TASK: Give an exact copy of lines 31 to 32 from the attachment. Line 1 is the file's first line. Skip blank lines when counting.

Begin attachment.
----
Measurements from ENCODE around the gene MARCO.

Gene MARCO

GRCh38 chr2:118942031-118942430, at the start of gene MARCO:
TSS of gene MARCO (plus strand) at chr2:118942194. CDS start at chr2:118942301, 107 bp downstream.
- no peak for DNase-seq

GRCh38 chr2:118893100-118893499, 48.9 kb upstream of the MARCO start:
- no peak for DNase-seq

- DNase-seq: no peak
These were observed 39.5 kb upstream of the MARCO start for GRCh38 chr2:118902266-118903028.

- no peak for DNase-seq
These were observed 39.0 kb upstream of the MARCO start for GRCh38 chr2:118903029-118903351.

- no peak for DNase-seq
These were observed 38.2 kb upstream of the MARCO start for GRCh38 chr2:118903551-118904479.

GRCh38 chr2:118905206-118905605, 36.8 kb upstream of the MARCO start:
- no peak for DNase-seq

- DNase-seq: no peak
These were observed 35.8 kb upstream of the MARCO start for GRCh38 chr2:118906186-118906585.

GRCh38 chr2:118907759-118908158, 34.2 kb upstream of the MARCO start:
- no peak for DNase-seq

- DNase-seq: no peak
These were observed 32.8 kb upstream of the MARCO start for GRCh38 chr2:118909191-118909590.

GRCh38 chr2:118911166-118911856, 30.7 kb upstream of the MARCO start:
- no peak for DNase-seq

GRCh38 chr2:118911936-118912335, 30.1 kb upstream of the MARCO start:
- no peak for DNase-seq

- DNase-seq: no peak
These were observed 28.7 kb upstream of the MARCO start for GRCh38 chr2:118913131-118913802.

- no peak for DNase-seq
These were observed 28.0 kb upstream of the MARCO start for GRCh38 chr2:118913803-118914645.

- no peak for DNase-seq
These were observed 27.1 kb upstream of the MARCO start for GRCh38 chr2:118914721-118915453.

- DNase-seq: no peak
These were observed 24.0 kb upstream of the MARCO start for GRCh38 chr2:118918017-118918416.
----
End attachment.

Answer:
These were observed 27.1 kb upstream of the MARCO start for GRCh38 chr2:118914721-118915453.

- DNase-seq: no peak